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In Alice Englert’s debut feature as director, drama-comedy “Bad Behaviour,” which plays in World Cinema Dramatic Competition at the Sundance Film Festival, the Australian-Kiwi actor-turned-filmmaker explores spirituality, passive aggression and mother-daughter dynamics, as well as paying homage to stunt performers.

Englert, who is the daughter of director Jane Campion, has appeared in 20 films and series, including Sally Potter’s “Ginger & Rosa,” Richard LaGravenese’s “Beautiful Creatures,” and Starz series “Dangerous Liaisons.” Englert has directed two shorts, “The Boyfriend Game,” which premiered at the Berlinale in 2016, and “Family Happiness,” which played at BFI London Film Festival in 2017.

“Bad Behaviour,” which Englert also wrote and features in, follows Lucy (played by Jennifer Connelly), a former child actress who seeks enlightenment at a retreat led by spiritual leader Elon (played by Ben Wishaw), while also navigating the close yet turbulent relationship with her stunt performer daughter Dylan (Englert).

“I think I wanted to see what was burning in the pipe,” she tells Variety. “I grew up going to spiritual retreats and I was always really fascinated by the way it felt like this final frontier of the mind, and it’s really beautiful and earnest and also really narcissistic, which is fair enough, because we’re a narcissistic species.”

She adds: “Anyone who’s on that journey is well-aware of the ego trying to hang on for dear life, and, sometimes, it has a lot of really interesting strategies to keep you interested. And I wanted to tell a story about that. Spirituality either feels too good to be true or is depicted as a cult. I think there’s a lot of gray area that has texture and detail I’m really into.”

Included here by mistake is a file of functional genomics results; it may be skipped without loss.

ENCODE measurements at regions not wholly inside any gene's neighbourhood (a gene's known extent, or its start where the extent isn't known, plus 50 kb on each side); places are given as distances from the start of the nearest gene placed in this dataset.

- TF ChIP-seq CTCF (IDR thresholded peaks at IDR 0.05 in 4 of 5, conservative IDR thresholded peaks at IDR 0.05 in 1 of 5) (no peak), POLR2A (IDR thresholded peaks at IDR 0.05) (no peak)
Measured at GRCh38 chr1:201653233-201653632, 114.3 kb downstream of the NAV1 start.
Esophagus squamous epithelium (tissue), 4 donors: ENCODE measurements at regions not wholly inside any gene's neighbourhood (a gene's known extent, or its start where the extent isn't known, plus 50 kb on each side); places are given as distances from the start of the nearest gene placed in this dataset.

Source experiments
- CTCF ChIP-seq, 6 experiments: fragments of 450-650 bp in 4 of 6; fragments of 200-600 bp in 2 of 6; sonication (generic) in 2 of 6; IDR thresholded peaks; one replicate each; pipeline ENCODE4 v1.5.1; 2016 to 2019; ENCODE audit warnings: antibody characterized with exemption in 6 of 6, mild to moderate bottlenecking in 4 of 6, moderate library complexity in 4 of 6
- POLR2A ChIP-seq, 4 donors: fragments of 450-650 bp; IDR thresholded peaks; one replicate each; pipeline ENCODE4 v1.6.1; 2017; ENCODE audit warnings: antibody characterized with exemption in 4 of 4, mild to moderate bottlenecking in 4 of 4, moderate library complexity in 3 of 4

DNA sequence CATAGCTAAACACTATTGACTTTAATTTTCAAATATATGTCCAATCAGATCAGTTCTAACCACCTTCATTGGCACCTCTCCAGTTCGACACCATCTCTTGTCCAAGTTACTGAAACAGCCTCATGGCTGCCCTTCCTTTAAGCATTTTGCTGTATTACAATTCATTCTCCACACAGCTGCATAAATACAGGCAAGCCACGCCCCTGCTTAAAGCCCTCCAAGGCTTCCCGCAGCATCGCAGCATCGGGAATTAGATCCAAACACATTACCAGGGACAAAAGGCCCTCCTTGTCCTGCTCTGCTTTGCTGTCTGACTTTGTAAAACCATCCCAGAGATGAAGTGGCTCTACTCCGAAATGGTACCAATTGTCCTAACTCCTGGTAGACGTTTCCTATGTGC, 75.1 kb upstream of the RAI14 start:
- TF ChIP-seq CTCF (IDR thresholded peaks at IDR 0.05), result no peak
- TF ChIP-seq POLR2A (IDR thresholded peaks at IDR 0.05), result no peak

Englert worked on the film for four years, researching mother-daughter dynamics, reading spiritual books, and mulling on “the stuff that had come to [her] through the osmosis of being around it.” “It just felt so real to me – the characters, the world…,” she says.

The film is set in New Zealand, where Englert spent a lot of time in her childhood, growing up in the mountainous regions of the country. There she was surrounded by people who had “this restless energy,” which is where she found the inspiration for the character of Dylan.

Englert says that in being a stunt performer Dylan “has found almost like a loophole.” It is “a way to make her pain feel literal, that she can heal from it like she can heal from a bruise.” She adds: “The truth is, she deserves stillness, she deserves to be held as well.”

“Bad Behaviour” is, in part, an homage to stunt performers. “I’ve always been obsessed with them because they’re the true unsung heroes of all our greatest adventures,” she says.

She concedes that she did not do all the stunts herself. “I definitely did not do the hard ones. I am not Tom Cruise! … I can do as many drunken forward rolls as you need and I can fall over in all kinds of ways, but I have too much respect for the art form to push it.”

Dayna Grant, known for “Xena: Warrior Princess” and “Wonder Woman 1984,” among other titles, served as stunt coordinator on the film.

Englert is not interested in being both director and actor on every film. “There was a creature quality to Dylan that I really felt like I could hold and embody, and push her into places that I wanted the mother-daughter dynamic to go.”

The producers are Molly Hallam and Desray Armstrong. CAA Media Finance and Verve Ventures will co-represent the sale of North America rights, with Protagonist Pictures handling international sales.